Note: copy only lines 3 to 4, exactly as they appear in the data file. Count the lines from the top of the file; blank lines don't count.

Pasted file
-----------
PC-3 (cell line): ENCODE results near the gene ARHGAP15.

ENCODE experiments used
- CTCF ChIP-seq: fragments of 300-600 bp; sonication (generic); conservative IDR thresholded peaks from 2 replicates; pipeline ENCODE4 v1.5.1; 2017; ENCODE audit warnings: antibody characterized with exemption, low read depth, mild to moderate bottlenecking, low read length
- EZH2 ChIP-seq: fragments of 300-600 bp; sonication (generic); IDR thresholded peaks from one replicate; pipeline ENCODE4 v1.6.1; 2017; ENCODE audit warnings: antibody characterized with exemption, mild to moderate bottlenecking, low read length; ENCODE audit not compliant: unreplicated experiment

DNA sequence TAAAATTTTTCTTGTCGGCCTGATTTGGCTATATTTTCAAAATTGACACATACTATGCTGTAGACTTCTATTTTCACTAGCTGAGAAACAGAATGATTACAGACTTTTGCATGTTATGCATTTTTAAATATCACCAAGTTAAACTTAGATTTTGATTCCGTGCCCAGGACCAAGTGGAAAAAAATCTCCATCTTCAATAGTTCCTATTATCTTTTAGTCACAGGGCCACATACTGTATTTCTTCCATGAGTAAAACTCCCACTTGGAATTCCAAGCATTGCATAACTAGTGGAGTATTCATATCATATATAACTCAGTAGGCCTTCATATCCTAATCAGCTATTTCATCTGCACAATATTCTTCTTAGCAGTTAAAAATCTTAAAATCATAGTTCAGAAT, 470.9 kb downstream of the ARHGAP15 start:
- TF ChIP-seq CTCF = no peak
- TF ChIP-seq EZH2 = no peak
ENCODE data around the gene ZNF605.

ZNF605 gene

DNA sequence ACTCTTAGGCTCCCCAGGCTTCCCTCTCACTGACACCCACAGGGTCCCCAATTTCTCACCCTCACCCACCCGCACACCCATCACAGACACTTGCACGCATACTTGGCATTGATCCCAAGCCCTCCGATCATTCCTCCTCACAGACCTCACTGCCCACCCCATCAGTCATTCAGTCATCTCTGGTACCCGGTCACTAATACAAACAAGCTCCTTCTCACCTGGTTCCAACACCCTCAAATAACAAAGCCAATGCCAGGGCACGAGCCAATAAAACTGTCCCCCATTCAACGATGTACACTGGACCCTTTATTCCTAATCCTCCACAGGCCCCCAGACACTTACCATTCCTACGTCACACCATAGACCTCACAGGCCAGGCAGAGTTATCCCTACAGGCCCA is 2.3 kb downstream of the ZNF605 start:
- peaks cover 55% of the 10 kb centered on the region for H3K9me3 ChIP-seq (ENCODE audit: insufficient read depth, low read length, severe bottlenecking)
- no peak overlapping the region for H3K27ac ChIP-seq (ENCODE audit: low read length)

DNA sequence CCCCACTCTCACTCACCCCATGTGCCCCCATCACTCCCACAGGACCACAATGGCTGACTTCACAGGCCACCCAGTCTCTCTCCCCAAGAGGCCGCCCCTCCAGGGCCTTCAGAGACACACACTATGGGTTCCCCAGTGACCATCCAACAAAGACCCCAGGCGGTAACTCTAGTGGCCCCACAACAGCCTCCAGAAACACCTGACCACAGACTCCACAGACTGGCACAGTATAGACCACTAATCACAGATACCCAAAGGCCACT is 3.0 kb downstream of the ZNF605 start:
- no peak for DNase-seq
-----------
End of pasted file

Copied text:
- CTCF ChIP-seq: fragments of 300-600 bp; sonication (generic); conservative IDR thresholded peaks from 2 replicates; pipeline ENCODE4 v1.5.1; 2017; ENCODE audit warnings: antibody characterized with exemption, low read depth, mild to moderate bottlenecking, low read length
- EZH2 ChIP-seq: fragments of 300-600 bp; sonication (generic); IDR thresholded peaks from one replicate; pipeline ENCODE4 v1.6.1; 2017; ENCODE audit warnings: antibody characterized with exemption, mild to moderate bottlenecking, low read length; ENCODE audit not compliant: unreplicated experiment